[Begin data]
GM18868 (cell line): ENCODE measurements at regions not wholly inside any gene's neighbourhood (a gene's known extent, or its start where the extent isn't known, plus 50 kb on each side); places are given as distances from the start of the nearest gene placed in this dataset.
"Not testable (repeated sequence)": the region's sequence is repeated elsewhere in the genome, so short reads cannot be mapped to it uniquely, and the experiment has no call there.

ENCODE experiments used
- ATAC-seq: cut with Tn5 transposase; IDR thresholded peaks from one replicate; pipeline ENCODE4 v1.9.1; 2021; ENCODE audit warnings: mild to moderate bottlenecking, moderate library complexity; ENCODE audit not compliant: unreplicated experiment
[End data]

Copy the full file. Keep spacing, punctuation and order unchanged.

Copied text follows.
GM18868 (cell line): ENCODE measurements at regions not wholly inside any gene's neighbourhood (a gene's known extent, or its start where the extent isn't known, plus 50 kb on each side); places are given as distances from the start of the nearest gene placed in this dataset.
"Not testable (repeated sequence)": the region's sequence is repeated elsewhere in the genome, so short reads cannot be mapped to it uniquely, and the experiment has no call there.

ENCODE experiments used
- ATAC-seq: cut with Tn5 transposase; IDR thresholded peaks from one replicate; pipeline ENCODE4 v1.9.1; 2021; ENCODE audit warnings: mild to moderate bottlenecking, moderate library complexity; ENCODE audit not compliant: unreplicated experiment